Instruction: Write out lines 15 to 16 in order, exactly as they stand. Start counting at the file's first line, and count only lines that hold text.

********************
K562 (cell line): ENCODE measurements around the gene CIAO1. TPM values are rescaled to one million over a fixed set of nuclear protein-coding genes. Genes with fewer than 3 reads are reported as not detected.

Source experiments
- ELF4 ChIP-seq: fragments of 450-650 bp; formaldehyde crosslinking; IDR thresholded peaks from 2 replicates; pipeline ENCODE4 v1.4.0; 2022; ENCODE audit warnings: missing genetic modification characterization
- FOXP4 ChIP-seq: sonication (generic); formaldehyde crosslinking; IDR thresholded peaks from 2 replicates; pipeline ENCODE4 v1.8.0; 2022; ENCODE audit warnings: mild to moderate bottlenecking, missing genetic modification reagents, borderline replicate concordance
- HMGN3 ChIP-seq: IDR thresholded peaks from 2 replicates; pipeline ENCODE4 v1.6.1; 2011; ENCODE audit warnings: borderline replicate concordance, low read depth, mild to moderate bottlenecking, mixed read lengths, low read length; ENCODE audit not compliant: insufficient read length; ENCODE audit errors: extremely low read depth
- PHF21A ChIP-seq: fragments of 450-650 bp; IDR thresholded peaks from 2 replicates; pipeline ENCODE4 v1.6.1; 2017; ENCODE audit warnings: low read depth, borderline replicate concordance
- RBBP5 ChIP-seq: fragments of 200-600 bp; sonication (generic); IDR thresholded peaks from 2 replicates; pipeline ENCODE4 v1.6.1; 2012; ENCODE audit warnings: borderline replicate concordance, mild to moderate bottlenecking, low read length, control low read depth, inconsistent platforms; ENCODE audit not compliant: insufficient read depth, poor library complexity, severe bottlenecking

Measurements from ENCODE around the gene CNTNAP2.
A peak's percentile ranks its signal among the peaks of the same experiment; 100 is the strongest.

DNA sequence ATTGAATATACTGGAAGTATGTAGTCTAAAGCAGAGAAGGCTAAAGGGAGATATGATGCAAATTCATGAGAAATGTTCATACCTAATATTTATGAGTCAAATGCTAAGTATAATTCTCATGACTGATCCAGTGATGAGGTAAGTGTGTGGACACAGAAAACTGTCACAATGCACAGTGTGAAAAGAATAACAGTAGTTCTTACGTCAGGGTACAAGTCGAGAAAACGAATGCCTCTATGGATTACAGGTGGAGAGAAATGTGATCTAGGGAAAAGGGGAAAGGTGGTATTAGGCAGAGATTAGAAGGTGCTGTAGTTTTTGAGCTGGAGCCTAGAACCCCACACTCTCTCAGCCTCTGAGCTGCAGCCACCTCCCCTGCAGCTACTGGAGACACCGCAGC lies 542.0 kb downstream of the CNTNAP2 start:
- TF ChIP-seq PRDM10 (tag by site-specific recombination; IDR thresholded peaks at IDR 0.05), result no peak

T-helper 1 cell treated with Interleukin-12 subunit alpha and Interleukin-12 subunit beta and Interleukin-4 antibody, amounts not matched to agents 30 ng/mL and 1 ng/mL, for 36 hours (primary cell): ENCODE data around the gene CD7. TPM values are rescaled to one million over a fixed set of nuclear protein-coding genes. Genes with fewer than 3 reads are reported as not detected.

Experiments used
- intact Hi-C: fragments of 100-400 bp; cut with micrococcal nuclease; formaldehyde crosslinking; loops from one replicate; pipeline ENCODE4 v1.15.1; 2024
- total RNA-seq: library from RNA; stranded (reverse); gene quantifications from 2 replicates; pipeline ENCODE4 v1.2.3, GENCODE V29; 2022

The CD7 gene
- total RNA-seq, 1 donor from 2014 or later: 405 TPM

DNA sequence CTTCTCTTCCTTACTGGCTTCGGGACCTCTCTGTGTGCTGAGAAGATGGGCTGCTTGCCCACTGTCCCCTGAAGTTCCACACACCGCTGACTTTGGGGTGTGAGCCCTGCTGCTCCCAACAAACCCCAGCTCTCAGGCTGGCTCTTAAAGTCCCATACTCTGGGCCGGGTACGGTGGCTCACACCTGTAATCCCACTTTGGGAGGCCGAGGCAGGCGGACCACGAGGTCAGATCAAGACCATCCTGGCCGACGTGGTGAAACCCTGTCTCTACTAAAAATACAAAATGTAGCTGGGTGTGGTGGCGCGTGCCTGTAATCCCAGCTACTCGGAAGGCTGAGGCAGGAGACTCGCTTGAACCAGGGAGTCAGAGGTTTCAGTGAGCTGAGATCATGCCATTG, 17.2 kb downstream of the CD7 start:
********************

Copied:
- total RNA-seq: library from RNA; stranded (reverse); gene quantifications from 2 replicates; pipeline ENCODE4 v1.2.3, GENCODE V29; 2022

The CD7 gene